Governor’s Hosts 33rd Annual Massachusetts Special Olympics Soccer Tournament

Governor’s Hosts 33rd Annual Massachusetts Special Olympics Soccer Tournament

On Sunday, November 7, Governor's hosted the 33rd annual Massachusetts Special Olympics Soccer Tournament. Each year, a small group of seniors leads the planning efforts, including coordinating over 300 student and employee volunteers from the Governor's community. We asked this year's leaders, Anna '22, Megan '22, and Noah '22 to reflect on their experience as Co-Heads.

Whether it was being a guide for the teams during our freshman year or being a co-director this year and training 325 volunteers while overseeing the entire event, we feel joy in building a community where everyone can best demonstrate their capabilities and have fun. We worked with school administrators and the Special Olympics Massachusetts chapter’s coordinators and led a fundraiser to host a tournament where students, faculty, and staff unite to build a bridge between the Special Olympics community and the Academy. The event itself is more than just playing soccer or the feeling of joy when players score a goal--it’s also about the relationships you make along the way, the warmth from smiles and loud cheers that echo around campus amidst the November chill, and the fulfilling feeling of accomplishment as players realize their potential. 

As co-directors of Special Olympics this year, we strived to reinvigorate the spirit and positive attitude towards the event after last year’s in-person tournament was canceled. We devoted ourselves to teaching the student body about the tournament’s importance as it is a unifying event for both our school community and special needs players. We connected with students and athletes through our morning announcements while simultaneously generating an online presence on social media--an aspect we further developed this year by having Instagram poll interactions and Gameday Takeover vlogs that detail a day-in-a-life of a student-athlete.
While leading meeting discussions with the Special Olympics committee heads, we’ve learned that our interactions foster an exchange of knowledge. In preparation for the event, a head from the Opening Ceremony committee approached us to say, “Whatever you need us to do, whenever you need us to do it, we’ll have it by the set deadline.”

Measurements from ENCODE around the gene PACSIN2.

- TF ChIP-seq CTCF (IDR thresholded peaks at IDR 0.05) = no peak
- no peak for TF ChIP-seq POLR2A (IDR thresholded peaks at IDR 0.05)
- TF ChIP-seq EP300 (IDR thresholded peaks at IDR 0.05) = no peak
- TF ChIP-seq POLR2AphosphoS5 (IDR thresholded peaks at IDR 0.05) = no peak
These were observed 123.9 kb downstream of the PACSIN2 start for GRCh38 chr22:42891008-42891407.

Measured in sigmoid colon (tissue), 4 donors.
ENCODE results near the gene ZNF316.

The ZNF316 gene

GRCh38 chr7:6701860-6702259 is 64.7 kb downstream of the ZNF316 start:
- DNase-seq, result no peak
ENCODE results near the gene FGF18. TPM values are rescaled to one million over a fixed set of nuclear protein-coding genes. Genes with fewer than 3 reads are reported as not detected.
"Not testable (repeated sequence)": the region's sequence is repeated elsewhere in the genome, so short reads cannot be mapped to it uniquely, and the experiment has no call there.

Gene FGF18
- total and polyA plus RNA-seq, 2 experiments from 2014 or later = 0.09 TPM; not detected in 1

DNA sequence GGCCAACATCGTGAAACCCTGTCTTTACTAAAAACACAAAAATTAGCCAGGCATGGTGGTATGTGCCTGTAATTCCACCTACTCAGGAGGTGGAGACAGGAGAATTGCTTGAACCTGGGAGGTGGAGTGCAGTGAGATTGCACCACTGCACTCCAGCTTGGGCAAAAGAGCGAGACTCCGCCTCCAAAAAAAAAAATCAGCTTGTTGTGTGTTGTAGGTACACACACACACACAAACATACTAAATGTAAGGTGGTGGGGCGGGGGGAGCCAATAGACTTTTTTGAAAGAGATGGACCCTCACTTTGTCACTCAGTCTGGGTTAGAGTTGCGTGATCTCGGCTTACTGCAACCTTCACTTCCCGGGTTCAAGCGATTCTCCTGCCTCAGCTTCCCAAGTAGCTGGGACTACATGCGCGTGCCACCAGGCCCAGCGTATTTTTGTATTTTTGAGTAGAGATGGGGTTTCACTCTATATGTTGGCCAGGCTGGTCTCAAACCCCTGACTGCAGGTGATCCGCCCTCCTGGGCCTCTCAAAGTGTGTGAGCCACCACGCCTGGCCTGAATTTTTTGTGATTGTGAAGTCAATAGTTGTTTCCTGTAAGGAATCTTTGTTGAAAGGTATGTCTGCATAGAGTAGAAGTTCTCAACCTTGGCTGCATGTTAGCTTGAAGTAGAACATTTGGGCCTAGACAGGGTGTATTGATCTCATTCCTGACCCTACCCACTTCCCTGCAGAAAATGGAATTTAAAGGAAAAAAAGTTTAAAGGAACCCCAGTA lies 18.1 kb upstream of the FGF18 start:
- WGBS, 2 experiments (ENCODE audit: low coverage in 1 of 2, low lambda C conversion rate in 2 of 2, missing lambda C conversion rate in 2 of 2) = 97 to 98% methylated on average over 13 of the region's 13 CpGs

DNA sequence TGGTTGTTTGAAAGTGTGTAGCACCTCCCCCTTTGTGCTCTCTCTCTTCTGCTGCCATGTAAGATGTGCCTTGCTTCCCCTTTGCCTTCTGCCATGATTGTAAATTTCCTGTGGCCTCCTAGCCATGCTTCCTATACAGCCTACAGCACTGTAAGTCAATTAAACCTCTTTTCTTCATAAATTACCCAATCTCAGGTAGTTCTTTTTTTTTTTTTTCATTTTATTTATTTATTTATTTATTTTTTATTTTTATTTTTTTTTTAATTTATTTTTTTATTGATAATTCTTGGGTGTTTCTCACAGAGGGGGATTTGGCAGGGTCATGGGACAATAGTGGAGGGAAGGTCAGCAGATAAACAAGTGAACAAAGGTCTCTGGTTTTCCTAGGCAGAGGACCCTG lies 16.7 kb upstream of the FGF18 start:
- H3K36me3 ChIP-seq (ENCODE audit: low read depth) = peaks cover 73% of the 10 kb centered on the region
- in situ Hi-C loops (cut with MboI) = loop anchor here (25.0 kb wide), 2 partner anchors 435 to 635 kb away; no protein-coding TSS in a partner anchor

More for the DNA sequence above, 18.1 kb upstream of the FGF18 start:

“That’s what we like to hear!” we exclaimed as we felt immense gratification for the dedication of every student in our community. We understand that though we may be co-directors, we’re not capable of hosting this event without the support of every head, shadow, and volunteer--students, faculty, and staff alike. 

The day arrived and it was everything we could have hoped for and more. We were overjoyed by the number of smiles across campus; from volunteers cheering with cowbells and poster boards as buses and cars arrived to the athletes waving in excitement, every individual at the tournament was ecstatic for the return of the event. One memorable moment was our opening ceremony where we heard Selina ‘22 sing the national anthem followed by the ceremonial lighting of the torch, signaling the start of the games. And one of our proudest moments was seeing the accumulation of our hard work come to life as shadows stepped up to their jobs and heads radioed in and solved problems. Throughout the day, we saw several players recognize and greet volunteers from the Academy whom they met years ago in previous tournaments--it brought us a sense of fulfillment knowing that despite COVID-19 restrictions, we have reinvigorated spirits, while simultaneously allowing all athletes and volunteers to reconnect with one another. To end the day, we created high-five tunnels at the awards ceremony--an aspect of the tournament we thought we had to sacrifice. And we can’t forget the best volunteer of all: the weather--one great actor.

We’re extremely proud that we’re able to meet, work, and learn with such proactive leaders. By having the opportunity to begin organizing the event from day one, we’ve been able to see how deeply impactful this event is amongst our community. As we train and oversee every committee, from parking to opening ceremony, to venue directors, and to field coordinators, we were able to gain a new perspective that illustrates the true power of the human spirit--every individual volunteer, including students, faculty, and staff, brought their transformative enthusiasm to promote acceptance and inclusion and contributed to the tournament’s lively atmosphere.
As many faculty and volunteers said, “You couldn’t have asked for a better day.”   

Special Olympics volunteers created high-five tunnels at the awards ceremony.